and a HQ steering box takes care of that part of the build. The braking system may look old school, but in fact, inside those Buickstyle finned brake drums on the front are Wilwood discs and calipers, while the rears are Ford drum brakes. The whole system is controlled by a Corvette master cylinder with 7-inch booster providing more than enough power to pull up the Tudor from any speed. As for the wheels, would this ’28 look as good with anything but highly polished Halibrand wheels? Measuring 15x6 and 16x10, the rolling stock is period perfection…

As for the wheels, would this '28 look as good with anything but highly polished Halibrand wheels? Measuring 15x6 and 16x10, the rolling stock is period perfection! 78

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To finish off the chassis, John and Paul fitted up the engine and trans combo. Sticking with the tried and tested formula of fitting up a small block Chev and auto into the ’32 chassis rails. Built by Ian Woodward at Fat Az Racing, the small block build kicks off with a GM 4-bolt block that is filled with a Scat crank, Scat H-Beam rods, forged pistons and a Comp Cams cam and lifter kit. A Mellings pump circulates the oil from the custom fabricated sump. The Brodix alloy heads were soon to join the party along with an Edelbrock air-gap intake manifold playing host to a 750cfm Holley carb. Sanderson headers complete the engine package

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and send the spent gases out the rear of the Tudor via a pair of 2.5-inch pipes and Borla mufflers before finishing off with a single tail pipe. Running on a strict diet of 98-octane fuel, the stout 383ci small block pumped out 430hp on the dyno. Backing the engine is a built Turbo 350 auto, pieced together by Vince’s Automatics using a full manual valve body and 3000rpm converter to handle the power being pushed through it. Gear selections are made via a Lokar shifter. With the driveline and chassis complete, the body and associated panels were carefully lowered over the top and bolted into place.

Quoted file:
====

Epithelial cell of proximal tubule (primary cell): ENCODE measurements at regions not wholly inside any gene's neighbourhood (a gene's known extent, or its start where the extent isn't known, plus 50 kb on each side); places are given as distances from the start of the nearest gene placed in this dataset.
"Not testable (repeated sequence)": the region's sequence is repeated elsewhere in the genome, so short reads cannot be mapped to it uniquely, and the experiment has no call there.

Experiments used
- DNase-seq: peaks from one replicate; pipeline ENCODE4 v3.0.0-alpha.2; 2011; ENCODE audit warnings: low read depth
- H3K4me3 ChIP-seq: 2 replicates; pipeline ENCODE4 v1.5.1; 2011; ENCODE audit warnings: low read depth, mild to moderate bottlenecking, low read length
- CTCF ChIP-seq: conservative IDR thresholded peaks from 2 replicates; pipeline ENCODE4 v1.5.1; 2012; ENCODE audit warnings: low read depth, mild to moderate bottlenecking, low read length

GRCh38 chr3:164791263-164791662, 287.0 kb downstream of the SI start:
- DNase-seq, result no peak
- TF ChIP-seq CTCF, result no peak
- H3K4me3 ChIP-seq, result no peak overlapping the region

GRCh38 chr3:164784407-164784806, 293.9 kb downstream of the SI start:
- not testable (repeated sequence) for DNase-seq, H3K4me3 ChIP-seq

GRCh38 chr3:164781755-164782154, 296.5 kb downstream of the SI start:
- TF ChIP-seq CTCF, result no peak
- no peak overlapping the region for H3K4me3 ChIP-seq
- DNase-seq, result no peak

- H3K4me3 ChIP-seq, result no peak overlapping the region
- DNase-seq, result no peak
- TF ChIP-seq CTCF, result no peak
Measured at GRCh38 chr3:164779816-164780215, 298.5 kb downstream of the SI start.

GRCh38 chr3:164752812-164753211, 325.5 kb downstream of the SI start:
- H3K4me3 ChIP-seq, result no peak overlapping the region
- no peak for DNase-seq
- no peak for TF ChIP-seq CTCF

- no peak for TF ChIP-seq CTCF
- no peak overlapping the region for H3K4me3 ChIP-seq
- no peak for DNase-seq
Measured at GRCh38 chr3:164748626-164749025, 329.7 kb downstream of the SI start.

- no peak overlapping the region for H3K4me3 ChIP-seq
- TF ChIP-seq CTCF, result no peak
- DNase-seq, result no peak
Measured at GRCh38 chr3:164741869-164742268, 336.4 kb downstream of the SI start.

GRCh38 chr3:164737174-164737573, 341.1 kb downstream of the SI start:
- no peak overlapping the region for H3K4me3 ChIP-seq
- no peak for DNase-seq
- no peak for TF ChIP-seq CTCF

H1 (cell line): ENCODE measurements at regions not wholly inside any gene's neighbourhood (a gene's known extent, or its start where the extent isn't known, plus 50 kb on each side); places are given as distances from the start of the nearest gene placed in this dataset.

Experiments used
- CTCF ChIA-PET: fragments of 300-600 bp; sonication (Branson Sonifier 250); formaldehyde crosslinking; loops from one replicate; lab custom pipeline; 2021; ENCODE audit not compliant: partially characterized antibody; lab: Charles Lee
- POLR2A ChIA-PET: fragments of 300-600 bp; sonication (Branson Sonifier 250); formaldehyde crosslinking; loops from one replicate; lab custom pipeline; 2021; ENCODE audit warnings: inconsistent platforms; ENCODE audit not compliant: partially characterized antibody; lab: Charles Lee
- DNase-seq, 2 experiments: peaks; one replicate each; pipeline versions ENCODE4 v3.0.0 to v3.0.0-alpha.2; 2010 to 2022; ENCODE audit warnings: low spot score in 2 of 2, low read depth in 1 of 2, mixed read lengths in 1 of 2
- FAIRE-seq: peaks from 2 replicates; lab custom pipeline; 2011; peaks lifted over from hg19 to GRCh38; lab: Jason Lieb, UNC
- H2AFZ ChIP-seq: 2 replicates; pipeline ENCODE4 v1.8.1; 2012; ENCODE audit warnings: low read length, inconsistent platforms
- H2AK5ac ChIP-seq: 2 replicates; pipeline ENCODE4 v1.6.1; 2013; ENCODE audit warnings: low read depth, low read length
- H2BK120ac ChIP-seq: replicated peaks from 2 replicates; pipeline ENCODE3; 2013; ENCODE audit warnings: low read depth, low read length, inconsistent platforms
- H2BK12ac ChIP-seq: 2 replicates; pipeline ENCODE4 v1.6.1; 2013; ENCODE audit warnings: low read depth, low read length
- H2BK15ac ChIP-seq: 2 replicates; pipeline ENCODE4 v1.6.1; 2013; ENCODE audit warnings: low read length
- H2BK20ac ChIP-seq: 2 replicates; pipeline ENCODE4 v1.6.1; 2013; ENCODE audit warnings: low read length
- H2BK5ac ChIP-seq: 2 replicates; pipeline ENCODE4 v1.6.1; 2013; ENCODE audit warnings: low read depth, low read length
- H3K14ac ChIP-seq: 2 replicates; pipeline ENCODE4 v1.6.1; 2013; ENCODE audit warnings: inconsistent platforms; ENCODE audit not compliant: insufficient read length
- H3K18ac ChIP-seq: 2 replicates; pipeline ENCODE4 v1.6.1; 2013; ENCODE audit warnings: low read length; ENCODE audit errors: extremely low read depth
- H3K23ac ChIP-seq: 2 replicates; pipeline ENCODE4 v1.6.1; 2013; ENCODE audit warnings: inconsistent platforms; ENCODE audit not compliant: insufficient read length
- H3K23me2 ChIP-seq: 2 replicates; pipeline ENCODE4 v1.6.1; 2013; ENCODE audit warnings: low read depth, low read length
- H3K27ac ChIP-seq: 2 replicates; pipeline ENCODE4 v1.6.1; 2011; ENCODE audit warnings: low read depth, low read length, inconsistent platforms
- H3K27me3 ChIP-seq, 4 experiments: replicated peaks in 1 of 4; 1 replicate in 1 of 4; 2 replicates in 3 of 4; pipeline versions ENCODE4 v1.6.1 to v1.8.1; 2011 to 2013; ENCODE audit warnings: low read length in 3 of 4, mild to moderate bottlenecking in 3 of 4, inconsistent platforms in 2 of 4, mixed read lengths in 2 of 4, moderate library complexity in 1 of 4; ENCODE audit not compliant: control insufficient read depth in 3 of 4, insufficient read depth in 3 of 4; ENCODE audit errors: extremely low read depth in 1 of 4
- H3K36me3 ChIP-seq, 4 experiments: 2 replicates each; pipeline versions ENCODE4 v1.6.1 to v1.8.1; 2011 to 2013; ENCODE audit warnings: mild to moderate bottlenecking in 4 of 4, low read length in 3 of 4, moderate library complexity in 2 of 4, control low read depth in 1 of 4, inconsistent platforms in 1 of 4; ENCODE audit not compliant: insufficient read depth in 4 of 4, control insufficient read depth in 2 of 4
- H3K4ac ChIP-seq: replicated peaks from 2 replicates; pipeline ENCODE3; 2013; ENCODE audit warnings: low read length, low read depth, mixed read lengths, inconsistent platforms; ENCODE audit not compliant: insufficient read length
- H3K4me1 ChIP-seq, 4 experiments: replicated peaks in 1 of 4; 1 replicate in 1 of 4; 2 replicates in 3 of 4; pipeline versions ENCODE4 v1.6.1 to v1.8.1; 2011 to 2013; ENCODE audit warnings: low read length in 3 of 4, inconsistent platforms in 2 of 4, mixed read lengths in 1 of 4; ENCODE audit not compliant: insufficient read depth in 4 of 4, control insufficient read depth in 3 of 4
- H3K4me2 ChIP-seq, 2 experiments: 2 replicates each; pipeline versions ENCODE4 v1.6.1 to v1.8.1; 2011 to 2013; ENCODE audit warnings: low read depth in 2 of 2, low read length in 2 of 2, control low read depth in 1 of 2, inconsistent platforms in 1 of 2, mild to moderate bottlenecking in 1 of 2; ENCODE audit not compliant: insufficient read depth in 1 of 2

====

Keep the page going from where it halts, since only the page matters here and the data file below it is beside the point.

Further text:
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In stark contrast to the Midnight Black paint, the interior has been restitched in vibrant red leather, which covers the door trims, rear bench seat and reshaped Hyundai bucket seats. The original dash facia now holds more reliable and much more stylish VDO gauges with a tacho added to the stainless steering column. Speaking of which, the period perfect 4-spoke steering wheel finishes off the interior makeover which proves

that less is definitely more. The entire build consumed almost 7-years of work for both John and Paul Davies. Their meticulous attention to detail evident no matter where you look. For new owner Glenn and wife Carly, this Tudor is the perfect purchase for them. All that is left to do is to enjoy the Rod with other members of the Old Time Street Rod Club as often as they can. Bring on the good times‌

The body sits over a TCI-built '32 chassis, that has been coated in the same colour but not before being fitted with all of the necessary hardware - all of which have been detailed to the highest level.

THANKS TO: A big thanks to Paul and John Davies for building an outstanding car. Darren Abela for the continued maintenance and advice. Dave Hasgato at Everclear Window Tinting for detailing the car to perfection. Members at the Old Time Street Rod Club for all the fun times!

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N A ’ N I P P CO

Words / Pics - Paul Beck

E D U T I T T A

t shiny u o b a ys a lw a ’t n is g Hot Roddin ige Ward’s ‘34 ra C t! in a p y d n ca d n a ls whee ss is more! le s, e m ti e m so t a th s e v ro Coupe p

Craige Ward 1934 Ford Coupe 84

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Nasty. Bitchin’. Bad Arse. Call it what you will, but there’s no denying that Craige’s Hi-boy ’34 is pure Hot Rod in every sense of the word. This coupe could very easily slot into the leading role of any remake of American Graffiti and quickly gain a cult following. From the wildly chopped roof to the traditional wheel and tyre combo and that all-black Hemi power-plant, this is one killer coupe. And that’s exactly how Craige knew it would be. When Craige dragged home the body and chassis from Rod Bod’s, he had a firm idea on what he wanted to completed project to look like. Two years after getting stuck into the build, his dream had become a reality. That aggressive, restyled roofline really makes Craige’s coupe a standout amongst the many traditionally chopped ’33 and ’34 Ford coupes currently